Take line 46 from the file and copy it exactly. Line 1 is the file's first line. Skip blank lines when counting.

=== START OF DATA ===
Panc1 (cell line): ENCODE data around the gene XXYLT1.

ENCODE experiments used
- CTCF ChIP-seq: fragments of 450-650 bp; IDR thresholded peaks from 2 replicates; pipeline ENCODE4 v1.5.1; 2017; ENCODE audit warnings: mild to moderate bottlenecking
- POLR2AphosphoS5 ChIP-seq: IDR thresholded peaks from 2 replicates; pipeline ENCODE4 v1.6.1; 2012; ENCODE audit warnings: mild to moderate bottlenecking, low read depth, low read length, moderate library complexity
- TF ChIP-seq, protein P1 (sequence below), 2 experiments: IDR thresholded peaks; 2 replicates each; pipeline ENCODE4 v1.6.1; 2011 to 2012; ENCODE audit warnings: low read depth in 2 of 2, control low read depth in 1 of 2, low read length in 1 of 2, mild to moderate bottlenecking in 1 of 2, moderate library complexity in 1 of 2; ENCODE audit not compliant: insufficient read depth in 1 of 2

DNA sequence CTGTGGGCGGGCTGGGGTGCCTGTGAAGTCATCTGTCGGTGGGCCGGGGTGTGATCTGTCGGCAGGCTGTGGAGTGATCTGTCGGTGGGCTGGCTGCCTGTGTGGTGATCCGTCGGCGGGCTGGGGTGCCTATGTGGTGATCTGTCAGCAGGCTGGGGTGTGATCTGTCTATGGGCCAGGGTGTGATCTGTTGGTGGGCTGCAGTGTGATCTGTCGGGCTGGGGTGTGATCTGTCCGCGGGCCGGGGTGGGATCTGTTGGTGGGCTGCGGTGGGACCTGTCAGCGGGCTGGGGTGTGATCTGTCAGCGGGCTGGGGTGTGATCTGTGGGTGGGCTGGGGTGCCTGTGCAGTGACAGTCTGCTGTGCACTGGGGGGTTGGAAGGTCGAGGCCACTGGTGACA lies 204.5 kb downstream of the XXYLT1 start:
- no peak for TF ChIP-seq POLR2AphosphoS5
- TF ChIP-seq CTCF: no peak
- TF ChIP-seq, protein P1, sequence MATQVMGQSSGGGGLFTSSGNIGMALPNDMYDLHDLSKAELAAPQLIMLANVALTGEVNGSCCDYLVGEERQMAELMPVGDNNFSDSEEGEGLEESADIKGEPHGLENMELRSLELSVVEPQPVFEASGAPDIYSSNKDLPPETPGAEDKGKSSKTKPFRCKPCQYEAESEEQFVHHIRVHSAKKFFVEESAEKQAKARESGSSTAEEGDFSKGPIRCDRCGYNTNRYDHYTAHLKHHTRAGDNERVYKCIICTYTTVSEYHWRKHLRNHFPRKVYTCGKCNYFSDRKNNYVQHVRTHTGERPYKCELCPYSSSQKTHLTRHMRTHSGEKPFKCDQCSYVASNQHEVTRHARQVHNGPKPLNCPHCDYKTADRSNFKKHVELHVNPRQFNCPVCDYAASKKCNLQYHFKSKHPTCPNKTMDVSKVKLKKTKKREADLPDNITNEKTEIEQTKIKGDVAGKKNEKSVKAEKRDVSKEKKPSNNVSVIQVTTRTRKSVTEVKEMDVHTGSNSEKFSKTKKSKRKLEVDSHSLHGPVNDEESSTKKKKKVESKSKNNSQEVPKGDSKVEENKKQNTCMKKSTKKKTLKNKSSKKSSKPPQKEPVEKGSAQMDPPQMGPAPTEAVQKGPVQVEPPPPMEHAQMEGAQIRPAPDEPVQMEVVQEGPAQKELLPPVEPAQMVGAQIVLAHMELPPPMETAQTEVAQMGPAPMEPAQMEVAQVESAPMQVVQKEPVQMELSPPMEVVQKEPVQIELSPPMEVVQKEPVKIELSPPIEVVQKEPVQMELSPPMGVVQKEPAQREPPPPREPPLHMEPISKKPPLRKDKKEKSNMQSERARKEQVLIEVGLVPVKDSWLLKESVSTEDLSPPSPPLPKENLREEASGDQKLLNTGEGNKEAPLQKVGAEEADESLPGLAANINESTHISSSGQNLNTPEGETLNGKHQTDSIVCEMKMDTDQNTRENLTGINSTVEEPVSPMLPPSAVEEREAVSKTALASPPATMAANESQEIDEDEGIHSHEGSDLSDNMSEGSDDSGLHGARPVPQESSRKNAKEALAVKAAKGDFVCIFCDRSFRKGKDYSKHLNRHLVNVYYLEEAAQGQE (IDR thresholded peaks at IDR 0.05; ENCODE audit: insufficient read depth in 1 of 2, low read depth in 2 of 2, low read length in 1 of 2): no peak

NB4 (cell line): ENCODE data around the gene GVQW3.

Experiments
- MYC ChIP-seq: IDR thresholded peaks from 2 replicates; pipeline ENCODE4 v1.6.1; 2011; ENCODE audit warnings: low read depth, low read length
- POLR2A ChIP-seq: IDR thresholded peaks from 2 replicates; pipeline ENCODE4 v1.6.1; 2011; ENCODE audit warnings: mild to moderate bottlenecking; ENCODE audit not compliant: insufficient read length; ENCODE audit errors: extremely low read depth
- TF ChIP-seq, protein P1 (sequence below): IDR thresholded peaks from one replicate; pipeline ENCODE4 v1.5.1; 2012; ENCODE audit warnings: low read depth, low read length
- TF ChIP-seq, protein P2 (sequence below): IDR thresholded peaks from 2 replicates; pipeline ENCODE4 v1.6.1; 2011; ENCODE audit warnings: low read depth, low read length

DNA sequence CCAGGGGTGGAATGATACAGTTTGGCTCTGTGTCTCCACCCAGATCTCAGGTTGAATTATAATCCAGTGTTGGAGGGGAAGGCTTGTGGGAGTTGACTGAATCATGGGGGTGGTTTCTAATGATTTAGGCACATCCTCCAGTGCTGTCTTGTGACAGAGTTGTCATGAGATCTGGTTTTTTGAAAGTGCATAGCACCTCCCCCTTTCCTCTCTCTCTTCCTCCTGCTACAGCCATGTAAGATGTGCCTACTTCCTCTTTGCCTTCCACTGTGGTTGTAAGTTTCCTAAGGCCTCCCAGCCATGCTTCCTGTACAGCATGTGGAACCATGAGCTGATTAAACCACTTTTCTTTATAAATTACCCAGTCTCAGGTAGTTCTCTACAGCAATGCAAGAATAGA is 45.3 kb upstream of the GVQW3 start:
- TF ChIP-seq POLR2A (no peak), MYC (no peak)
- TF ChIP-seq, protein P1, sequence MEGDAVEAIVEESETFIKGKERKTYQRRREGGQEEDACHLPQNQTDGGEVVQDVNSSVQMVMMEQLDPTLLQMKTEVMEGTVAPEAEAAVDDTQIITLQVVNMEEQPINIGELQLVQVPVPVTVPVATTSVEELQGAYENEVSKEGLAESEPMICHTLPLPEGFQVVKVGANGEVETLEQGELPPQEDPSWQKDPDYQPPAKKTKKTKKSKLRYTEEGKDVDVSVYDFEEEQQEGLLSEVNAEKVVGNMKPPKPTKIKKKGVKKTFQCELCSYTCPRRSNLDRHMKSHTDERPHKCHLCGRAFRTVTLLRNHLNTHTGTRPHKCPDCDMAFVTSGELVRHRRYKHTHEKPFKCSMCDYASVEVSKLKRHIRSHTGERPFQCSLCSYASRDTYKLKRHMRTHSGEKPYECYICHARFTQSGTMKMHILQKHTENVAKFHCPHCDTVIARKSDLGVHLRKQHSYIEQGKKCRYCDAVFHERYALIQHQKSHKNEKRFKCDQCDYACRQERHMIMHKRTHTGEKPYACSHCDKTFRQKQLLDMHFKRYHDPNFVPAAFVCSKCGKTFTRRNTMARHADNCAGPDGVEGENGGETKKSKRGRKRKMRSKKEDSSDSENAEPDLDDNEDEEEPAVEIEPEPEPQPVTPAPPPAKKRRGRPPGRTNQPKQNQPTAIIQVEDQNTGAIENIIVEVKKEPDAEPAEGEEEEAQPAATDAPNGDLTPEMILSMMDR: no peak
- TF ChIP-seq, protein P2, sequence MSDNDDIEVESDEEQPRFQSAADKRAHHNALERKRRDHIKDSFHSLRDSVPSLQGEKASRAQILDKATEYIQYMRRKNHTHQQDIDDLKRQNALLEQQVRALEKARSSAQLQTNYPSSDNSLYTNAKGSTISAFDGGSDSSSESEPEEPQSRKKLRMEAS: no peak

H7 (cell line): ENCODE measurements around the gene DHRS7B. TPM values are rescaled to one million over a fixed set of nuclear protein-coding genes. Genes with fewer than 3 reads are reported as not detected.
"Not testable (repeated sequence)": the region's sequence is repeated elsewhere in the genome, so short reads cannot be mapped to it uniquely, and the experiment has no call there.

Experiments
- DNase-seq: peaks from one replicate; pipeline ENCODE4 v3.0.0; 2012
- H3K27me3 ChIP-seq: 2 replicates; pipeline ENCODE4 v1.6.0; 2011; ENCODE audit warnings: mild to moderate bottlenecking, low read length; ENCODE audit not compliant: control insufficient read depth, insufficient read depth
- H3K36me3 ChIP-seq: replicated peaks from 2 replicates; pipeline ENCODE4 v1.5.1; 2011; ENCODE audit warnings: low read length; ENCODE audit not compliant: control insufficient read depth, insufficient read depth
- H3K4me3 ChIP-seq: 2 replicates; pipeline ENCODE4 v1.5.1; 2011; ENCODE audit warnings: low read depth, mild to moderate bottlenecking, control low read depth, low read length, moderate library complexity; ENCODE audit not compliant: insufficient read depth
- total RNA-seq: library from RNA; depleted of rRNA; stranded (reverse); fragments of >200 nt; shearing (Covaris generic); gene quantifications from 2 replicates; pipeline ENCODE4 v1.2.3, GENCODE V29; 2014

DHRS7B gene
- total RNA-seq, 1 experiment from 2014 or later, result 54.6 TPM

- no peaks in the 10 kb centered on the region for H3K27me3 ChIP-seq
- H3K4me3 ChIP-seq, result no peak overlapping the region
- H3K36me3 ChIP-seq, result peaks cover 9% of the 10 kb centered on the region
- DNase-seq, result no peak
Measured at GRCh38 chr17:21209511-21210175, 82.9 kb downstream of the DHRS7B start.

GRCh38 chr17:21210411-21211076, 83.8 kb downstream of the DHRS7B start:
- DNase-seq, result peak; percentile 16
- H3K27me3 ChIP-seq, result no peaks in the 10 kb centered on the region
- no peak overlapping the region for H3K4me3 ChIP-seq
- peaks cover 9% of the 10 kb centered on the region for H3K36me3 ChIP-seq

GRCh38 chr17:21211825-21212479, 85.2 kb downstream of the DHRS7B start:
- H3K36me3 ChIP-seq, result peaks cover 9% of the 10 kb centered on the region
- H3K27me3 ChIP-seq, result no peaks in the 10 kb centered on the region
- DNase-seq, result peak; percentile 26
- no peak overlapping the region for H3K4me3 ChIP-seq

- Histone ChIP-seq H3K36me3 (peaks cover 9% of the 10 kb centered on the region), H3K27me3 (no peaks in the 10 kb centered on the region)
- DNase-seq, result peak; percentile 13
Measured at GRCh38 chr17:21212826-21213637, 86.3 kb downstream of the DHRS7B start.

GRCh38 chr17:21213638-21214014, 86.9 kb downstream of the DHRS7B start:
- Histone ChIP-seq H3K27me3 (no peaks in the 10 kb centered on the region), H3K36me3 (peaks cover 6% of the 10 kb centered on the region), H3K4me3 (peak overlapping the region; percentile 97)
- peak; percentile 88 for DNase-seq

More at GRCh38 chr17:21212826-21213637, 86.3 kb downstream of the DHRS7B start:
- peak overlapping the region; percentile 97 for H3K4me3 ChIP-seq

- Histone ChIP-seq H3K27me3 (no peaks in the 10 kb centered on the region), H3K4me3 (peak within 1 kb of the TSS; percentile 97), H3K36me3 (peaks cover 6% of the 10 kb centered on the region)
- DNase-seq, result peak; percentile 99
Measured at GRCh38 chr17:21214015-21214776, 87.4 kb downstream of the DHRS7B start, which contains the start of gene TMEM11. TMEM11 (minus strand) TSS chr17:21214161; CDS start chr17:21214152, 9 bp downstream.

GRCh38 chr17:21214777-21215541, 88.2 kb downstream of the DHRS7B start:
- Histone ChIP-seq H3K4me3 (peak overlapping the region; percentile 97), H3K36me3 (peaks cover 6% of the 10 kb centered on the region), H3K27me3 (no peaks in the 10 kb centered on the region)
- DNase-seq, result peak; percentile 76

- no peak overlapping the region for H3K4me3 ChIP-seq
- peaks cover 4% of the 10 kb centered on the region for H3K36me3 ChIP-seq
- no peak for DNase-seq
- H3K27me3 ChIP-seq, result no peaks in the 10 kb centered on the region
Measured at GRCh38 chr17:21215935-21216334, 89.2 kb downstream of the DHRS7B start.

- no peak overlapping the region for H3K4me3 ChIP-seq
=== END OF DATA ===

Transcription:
- DNase-seq, result peak; percentile 13